Noname has dropped the mic. The Chicago rapper responded to J. Cole’s surprise track with lyrics of her own. “Song 33,” produced by Madlib, according to Vibe, questions why Cole’s attention is on her when there is much more in the world to focus on, specifically the killing of Black people.
“Look at him go. He really 'bout to write about me when the world is in smokes? When it’s people in trees? When George begging for his mother saying he couldn’t breathe, you thought to write about me?” she raps.
— Noname (@noname) June 18, 2020
Her lyrical response comes after Cole’s diss track, which many believed was targeted at Noname.
The 28-year-old “Diddy Bop” rapper tweeted, then deleted, a post criticizing rappers for not speaking up about the protests we’ve seen across the country over the past few weeks.
“Poor black folks all over the country are putting their bodies on the line in protest for our collective safety and y’all favorite top selling rappers not even willing to put a tweet up,” she wrote, according to the Los Angeles Times. “N***as whole discographies be about black plight and they no where to be found.”
What Noname tweeted & deleted vs J Cole’s RESPONSE…..for those who don’t know a damn thing…. pic.twitter.com/tr6WSRG1v6
— Homer Sipsumn ???? (@TheIgnantOne) June 17, 2020
As many Cole fans know, the rapper, born Jermaine Lamarr Cole, has continuously rapped about struggles Black people face in his songs including, "Immortal," "Change" and "4 Your Eyez Only." While Noname didn’t name drop in her tweet, Cole must have taken it to heart because not long after, the 35-year-old surprised his fans with “Snow On Tha Bluff.”
In the song, he addresses a “young lady out there” who’s “way smarter than me.”
“She mad at these celebrities, lowkey I be thinkin she talkin bout me,” he raps.
Cole welcomes and accepts criticism and open discussion in his song, but his mention of her tone and his request for her to educate him angered many people, specifically women.
“But s**t, it’s something bout the queen tone that’s bothering me. She strike me as someone blessed enough to grow up in a conscious environment,” he raps. “Just cause you woke and I’m not, that s**t ain’t no reason to talk like you better than me … That s**t you saying? Instead of conveying you holier, come help us get up to speed.”
After the song was released, many came to Noname’s defense, citing the fact that she has done the work to, not only, educate herself, but share those resources with other people. According to Twitter, the “Bye Bye Baby” rapper discussed capitalism on the platform and, after being critiqued and educated on the system, subsequently changed her stance.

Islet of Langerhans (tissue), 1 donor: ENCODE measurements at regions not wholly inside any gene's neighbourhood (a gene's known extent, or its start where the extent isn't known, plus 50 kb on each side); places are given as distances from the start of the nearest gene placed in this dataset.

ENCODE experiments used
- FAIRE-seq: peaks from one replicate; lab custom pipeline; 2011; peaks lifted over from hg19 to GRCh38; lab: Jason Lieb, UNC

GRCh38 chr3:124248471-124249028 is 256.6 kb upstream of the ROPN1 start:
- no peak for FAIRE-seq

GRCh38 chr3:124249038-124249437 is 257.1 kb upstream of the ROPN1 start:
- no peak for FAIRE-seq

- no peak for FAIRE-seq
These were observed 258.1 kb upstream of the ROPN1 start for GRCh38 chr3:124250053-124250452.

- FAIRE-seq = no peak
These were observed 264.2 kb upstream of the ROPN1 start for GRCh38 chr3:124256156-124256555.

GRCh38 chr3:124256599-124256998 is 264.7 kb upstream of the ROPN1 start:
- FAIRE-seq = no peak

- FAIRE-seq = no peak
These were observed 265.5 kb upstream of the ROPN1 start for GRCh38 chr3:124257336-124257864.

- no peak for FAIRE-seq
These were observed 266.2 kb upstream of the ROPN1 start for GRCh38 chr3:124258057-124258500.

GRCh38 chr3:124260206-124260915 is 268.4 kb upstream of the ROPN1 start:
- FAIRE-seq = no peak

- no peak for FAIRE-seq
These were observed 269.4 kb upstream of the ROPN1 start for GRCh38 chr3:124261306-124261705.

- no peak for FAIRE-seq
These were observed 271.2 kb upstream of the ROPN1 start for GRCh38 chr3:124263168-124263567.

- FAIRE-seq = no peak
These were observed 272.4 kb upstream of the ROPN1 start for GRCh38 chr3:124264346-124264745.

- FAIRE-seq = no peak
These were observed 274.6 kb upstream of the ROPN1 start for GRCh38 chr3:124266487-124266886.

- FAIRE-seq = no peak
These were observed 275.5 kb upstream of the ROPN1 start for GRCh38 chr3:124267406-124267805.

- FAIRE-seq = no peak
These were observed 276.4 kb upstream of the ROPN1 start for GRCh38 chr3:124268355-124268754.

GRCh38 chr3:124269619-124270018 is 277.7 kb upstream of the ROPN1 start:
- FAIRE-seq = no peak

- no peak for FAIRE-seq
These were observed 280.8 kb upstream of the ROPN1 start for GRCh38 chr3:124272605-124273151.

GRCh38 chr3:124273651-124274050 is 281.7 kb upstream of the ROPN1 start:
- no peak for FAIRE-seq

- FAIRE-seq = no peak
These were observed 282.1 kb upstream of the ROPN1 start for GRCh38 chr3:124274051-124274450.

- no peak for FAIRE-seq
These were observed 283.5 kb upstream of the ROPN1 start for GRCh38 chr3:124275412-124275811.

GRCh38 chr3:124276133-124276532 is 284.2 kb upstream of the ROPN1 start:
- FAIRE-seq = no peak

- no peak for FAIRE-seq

Just last year Noname was advocating Black entrepreneurship/capitalism. She was called in (and out, tbh) and started to do the work herself. She wasn’t born w/the politics she has now. She did the same work others can do.
— Rebel Scum (@awkward_duck) June 17, 2020
Noname on becoming radical:
“The internet called me out…I was romanticizing Black Wall Street…and capitalism…For one I didn’t understand what capitalism was fully…and yeah the internet basically destroyed me, and that’s what led me on the journey towards reading.“ https://t.co/qB6jH91uSn
— black transgender (@satindurag) June 15, 2020
Noname said capitalism was the answer and we said ???? and she said "Oh my bad I don't know enough" and then she went to go and read. Look how easy it could be
— Bolu Babalola (@BeeBabs) June 17, 2020
She created Noname’s Book Club, which is “dedicated to uplifting POC voices,” according to its website. The book club encourages its members to shop locally and have free in-person meetings to discuss the book of the month.
In "Song 33," Noname tries to refocus her listeners' attention on important issues, citing the death of teen activist Oluwatoyin Salau.
“Yo, but little did I know all my readin' would be a bother. It's trans women bein' murdered and this is all he can offer? And this is all y'all receive? Distracting from the convo with organizers. They talkin' abolishin' the police and this the new world order,” she raps.
A day after he released his song, Cole took to Twitter to double down on his stance, saying he “stand[s] behind every word of the song” and that it was honest.
Right or wrong I can’t say, but I can say it was honest.
— J. Cole (@JColeNC) June 17, 2020
He said that some may speculate who the song is about, but he didn’t confirm Noname was the subject. He also tweeted his support for Noname and encouraged his fans to follow her.
I haven’t done a lot of reading and I don’t feel well equipped as a leader in these times. But I do a lot of thinking. And I appreciate her and others like her because they challenge my beliefs and I feel that in these times that’s important.
— J. Cole (@JColeNC) June 17, 2020
“I love and honor her as a leader in these times. She has done and is doing the reading and the listening and the learning on the path that she truly believes is the correct one for our people,” he wrote. “I appreciate her and others like her because they challenge my beliefs and I feel that in these times that’s important.”